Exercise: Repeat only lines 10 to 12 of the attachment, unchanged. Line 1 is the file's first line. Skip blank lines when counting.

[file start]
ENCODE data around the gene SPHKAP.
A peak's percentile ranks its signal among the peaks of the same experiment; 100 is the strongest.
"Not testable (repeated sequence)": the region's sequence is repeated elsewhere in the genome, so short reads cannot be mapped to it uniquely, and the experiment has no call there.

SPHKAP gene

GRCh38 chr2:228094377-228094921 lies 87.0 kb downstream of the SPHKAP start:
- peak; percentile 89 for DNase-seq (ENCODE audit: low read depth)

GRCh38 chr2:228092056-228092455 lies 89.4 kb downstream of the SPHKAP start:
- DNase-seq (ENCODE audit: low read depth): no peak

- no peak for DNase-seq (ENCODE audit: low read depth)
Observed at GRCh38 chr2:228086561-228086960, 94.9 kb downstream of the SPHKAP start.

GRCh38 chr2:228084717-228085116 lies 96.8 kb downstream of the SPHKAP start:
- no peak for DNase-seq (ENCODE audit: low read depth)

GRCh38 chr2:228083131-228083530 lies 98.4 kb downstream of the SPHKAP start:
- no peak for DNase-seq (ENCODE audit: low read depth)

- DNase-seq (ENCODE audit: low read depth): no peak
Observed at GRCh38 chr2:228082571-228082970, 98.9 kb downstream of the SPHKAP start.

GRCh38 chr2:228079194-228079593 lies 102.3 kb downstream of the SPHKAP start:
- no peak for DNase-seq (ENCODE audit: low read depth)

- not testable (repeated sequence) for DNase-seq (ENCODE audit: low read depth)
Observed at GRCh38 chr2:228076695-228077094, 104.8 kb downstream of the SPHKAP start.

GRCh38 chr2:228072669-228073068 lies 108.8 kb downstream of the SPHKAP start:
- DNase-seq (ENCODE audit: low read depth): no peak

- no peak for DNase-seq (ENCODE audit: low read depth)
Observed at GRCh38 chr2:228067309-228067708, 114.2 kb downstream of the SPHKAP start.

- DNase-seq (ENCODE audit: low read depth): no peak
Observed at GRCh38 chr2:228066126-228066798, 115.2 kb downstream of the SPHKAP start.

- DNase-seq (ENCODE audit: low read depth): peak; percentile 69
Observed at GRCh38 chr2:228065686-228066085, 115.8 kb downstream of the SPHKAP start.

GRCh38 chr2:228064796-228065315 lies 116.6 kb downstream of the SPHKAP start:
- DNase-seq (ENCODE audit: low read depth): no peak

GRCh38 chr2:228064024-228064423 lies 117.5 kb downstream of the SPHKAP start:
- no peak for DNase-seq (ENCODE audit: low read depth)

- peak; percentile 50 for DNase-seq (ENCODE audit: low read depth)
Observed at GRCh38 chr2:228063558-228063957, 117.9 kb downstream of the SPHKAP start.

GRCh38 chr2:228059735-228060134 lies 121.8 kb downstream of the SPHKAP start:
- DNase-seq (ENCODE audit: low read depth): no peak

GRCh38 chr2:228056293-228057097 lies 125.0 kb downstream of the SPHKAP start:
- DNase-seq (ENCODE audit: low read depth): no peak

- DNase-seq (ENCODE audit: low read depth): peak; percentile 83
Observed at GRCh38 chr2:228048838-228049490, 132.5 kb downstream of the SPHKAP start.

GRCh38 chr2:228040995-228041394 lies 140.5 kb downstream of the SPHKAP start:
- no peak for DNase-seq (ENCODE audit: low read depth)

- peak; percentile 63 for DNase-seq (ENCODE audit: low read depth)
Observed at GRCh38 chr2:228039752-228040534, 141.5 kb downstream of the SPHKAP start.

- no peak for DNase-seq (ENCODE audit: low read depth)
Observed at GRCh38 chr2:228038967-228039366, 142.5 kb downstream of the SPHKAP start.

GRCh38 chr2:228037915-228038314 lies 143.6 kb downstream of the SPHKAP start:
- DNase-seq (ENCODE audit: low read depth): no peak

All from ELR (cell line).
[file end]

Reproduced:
Observed at GRCh38 chr2:228086561-228086960, 94.9 kb downstream of the SPHKAP start.

GRCh38 chr2:228084717-228085116 lies 96.8 kb downstream of the SPHKAP start:
- no peak for DNase-seq (ENCODE audit: low read depth)